The Range 12 fire, near the Hanford nuclear site, is now 175,000 acres — much bigger than crews first realized. Wind gusts of up to 35 mph expected Tuesday will test firefighters’ preparations.

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The lines are drawn.

Now, firefighters working the Range 12 fire in Yakima and Benton counties are watching to see if the 35 mph wind gusts expected Tuesday dare the fire beyond its containment.

On Monday, crews dug fire lines and performed control burns to blacken the land south of Highway 24 and west of Highway 240, knowing Tuesday’s weather would be a stiff challenge. Beginning at 11 a.m., much of Central and Eastern Washington is under a fire-weather warning, or red-flag warning.

“The plan is to get the containment lines in place before the wind comes,” said Randall Rishe, an information officer on the fire. “The red flag is a concern. It’s being monitored. As long as it stays within its containment lines, we’ll be successful putting (the fire) out.”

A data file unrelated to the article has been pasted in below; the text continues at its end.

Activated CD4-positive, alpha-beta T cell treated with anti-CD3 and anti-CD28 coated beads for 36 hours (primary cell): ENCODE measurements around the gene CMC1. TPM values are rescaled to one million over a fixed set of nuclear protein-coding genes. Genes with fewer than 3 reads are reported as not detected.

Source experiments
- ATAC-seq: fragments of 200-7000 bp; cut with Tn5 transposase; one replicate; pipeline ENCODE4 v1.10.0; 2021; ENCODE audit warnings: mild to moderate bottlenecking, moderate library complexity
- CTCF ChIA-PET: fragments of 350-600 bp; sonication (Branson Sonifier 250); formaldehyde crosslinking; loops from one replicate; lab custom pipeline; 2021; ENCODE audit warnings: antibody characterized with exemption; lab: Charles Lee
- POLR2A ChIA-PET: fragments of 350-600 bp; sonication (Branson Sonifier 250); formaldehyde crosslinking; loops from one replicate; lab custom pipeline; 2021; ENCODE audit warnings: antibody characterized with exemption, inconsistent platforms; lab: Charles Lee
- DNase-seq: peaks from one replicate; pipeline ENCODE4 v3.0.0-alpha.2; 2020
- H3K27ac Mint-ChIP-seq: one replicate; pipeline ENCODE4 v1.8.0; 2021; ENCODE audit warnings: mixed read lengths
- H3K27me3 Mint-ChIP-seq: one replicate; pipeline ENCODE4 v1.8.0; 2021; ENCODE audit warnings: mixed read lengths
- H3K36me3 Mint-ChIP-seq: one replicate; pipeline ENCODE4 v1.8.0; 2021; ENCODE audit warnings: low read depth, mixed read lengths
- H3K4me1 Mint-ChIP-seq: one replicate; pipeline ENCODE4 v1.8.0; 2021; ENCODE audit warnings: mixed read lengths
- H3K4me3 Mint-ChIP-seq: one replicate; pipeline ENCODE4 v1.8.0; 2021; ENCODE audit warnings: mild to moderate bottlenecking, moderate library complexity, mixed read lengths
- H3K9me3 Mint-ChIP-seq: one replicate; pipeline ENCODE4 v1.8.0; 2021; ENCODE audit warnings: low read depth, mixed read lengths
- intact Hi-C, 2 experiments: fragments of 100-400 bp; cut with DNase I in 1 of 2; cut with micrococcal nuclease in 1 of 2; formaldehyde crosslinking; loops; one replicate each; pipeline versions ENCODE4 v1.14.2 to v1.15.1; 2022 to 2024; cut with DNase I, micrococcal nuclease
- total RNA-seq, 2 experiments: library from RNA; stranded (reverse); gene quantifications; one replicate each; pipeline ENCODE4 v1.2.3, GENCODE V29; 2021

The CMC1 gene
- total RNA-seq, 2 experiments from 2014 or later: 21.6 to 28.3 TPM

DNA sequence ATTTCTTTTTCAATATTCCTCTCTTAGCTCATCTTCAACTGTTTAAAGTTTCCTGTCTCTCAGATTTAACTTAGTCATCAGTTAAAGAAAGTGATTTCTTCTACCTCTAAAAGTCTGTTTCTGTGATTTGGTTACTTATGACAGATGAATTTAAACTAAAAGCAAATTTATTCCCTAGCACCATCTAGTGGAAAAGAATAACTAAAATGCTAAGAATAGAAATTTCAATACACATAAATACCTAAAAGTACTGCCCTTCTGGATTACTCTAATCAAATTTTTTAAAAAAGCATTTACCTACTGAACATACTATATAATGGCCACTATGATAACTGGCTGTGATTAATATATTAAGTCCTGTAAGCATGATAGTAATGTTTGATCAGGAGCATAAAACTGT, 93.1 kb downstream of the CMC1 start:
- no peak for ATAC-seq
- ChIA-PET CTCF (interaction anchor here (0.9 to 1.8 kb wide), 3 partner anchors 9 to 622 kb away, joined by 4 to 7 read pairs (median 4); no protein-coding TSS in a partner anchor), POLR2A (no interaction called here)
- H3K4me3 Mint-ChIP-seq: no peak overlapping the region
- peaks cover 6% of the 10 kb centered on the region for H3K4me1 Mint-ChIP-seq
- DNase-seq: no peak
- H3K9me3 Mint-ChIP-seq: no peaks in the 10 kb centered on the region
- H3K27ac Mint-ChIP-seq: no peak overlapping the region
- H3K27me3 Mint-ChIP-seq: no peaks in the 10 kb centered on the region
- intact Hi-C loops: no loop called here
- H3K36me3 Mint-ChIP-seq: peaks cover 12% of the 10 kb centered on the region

On paper, the fire grew by more than 100,000 acres Monday. But that’s only because firefighters were able to finally get a helicopter up to map the blaze’s footprint. Rishe said most of the 175,000 acres actually burned Saturday and Sunday. “When the smoke cleared, we flew the fire and we were able to get an accurate map of it,” he said.

No more flames were visible Tuesday morning, Rishe said, but hot spots were detected with infrared technology.

“What we’re going to do is monitor the wind, have crews out there check for spot fires, look for runs,” he said. The hope is to avoid a situation like Saturday, when high winds stretched the flame 10 feet horizontally along the ground into a “run” — which might be better described as a sprint.

“It can move unbelievably quick,” Rishe said.

More than 400 firefighters are working the Range 12 fire, which is west of the Hanford nuclear site.

Rishe said “there’s very low concern along Highway 240,” the barrier to the nuclear site. But, “it’s all contingent on this wind event.”

“We are prepared for it,” he said.